The League is pretty well-known for roasting each other on social media. It's obvious that there's a great deal of cameraderie between yall. What are some of the funniest times you've had with each other?

To me the 1st two national tours we did in 2011, when Esbe was still alive, were probably the most I've ever laughed in my life. We were young and crazy and on drugs out on the road in different cities for the first time, just constant roasting and jokes and pranks, it was insane.

Do you think the image of a white rapper in Texas, with the people who have made it nationally basically being Paul Wall and Riff Raff, is different then the image of a white rapper in the rest of the country (or world)? You're a father of a newborn boy as well, would you encourage him to become a white rapper?

Haha, that's a funny question. Honestly, I don't really think most hip-hop fans would consider Paul & Riff Raff to be representative of white rappers in Texas or in general, but I think at this point it's not as big of a stigma to be a white rapper anymore. The cat is out of the bag, Pandora's box is open, everybody is a rapper now.....white girls, Asians, even terrorists like you can rap now, Haris. When me and Sandman started it was more of a novelty to be a white (and twin) rapper. But as far as my son goes, I will instruct him to stay as far away from the rap game as humanly possible, the only music I play around him is Neil Young and Bruce Springsteen, and if I ever catch him saying the word "mixtape" he's going up for adoption....

The League definitely gained a lot of respect from going on national tours with artists such as Rittz, Killer Mike & Dead Prez. Not only that, but yall have worked with nationally known producers like DJ Burn One, Cyfyre, Statik Selektah, Shane Eli, DJ Nick Nack, Eric Dingus, Kydd and so on. Were there ever a hip-hop moment for you where you were like "Okay, I made it now. If I never drop another verse again, I can die happy?"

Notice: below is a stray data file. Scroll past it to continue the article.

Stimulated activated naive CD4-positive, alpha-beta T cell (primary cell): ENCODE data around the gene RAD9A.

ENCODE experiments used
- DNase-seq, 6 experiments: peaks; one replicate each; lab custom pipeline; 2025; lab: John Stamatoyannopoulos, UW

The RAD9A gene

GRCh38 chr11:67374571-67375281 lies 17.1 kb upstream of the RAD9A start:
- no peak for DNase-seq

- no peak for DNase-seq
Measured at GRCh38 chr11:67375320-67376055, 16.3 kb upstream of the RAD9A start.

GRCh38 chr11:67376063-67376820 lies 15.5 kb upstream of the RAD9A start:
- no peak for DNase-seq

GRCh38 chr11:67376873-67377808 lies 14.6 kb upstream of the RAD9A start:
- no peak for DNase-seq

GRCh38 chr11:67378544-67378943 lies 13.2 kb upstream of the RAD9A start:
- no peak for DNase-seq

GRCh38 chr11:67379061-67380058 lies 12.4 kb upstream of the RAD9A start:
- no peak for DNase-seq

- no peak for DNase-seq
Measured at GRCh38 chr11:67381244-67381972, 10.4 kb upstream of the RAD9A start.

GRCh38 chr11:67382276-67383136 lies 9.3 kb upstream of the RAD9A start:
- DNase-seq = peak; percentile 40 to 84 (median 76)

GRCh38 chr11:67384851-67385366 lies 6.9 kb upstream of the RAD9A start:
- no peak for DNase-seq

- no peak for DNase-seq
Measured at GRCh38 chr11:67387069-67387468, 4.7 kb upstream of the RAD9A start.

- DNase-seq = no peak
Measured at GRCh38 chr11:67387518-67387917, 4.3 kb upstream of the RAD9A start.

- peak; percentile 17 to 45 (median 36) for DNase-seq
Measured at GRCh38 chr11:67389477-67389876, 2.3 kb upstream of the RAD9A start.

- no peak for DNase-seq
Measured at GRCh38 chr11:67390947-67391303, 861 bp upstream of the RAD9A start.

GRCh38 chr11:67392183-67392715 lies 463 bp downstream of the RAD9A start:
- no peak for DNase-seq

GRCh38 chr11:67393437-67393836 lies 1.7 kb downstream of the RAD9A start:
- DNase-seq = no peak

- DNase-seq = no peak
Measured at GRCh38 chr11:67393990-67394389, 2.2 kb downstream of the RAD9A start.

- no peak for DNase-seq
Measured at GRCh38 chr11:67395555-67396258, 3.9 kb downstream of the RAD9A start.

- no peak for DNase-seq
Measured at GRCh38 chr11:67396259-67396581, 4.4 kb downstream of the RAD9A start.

I've had a lot of those moments, where you can't believe this is your life and you're really here right now, it's a beautiful humbling feeling, then a few days later that fades and you're hungry again. I've met most of my idols in the game and they're all just normal ass people.....some cool as fuck, some are assholes, but they're all regular humans.

What's next for Austin's Lowkey?

Still taking my time on the Low Life EP, it's coming together real dope so far, can't wait to finally release it. And right now me and my brother are in the beginning stages of a new Southbound project, just emailing back & forth sharing beats and throwing out ideas, it's hard since he's in the Navy on a boat and I'm here but it'll happen. Other than that, my main focus is my son right now, he's 2 weeks old and I just want to make sure that I leave him something to be proud of and to also try to surpass in his own way. All the League kids, this is something they can look back at when we're gone and say "look at what our Dads did, that's dope, but let's go past that and make our own legacies."

You can follow Lowkey at and